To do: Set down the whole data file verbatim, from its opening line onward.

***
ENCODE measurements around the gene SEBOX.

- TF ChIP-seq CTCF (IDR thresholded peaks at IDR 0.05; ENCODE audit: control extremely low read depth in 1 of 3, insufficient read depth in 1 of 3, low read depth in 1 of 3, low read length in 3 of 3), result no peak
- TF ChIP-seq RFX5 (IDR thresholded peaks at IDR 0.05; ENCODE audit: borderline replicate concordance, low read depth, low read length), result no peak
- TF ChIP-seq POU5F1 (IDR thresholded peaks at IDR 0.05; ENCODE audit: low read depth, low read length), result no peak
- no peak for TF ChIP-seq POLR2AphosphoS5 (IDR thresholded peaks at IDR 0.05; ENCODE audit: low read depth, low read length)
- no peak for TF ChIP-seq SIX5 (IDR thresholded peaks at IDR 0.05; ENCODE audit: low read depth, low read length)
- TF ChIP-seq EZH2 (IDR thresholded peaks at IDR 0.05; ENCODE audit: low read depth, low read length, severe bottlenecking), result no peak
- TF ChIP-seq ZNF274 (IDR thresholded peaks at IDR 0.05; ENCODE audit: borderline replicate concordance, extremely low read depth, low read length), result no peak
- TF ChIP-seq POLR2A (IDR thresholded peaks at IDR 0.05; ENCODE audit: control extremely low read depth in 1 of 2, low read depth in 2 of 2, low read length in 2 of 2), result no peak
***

ENCODE measurements around the gene SEBOX.

- TF ChIP-seq CTCF (IDR thresholded peaks at IDR 0.05; ENCODE audit: control extremely low read depth in 1 of 3, insufficient read depth in 1 of 3, low read depth in 1 of 3, low read length in 3 of 3), result no peak
- TF ChIP-seq RFX5 (IDR thresholded peaks at IDR 0.05; ENCODE audit: borderline replicate concordance, low read depth, low read length), result no peak
- TF ChIP-seq POU5F1 (IDR thresholded peaks at IDR 0.05; ENCODE audit: low read depth, low read length), result no peak
- no peak for TF ChIP-seq POLR2AphosphoS5 (IDR thresholded peaks at IDR 0.05; ENCODE audit: low read depth, low read length)
- no peak for TF ChIP-seq SIX5 (IDR thresholded peaks at IDR 0.05; ENCODE audit: low read depth, low read length)
- TF ChIP-seq EZH2 (IDR thresholded peaks at IDR 0.05; ENCODE audit: low read depth, low read length, severe bottlenecking), result no peak
- TF ChIP-seq ZNF274 (IDR thresholded peaks at IDR 0.05; ENCODE audit: borderline replicate concordance, extremely low read depth, low read length), result no peak
- TF ChIP-seq POLR2A (IDR thresholded peaks at IDR 0.05; ENCODE audit: control extremely low read depth in 1 of 2, low read depth in 2 of 2, low read length in 2 of 2), result no peak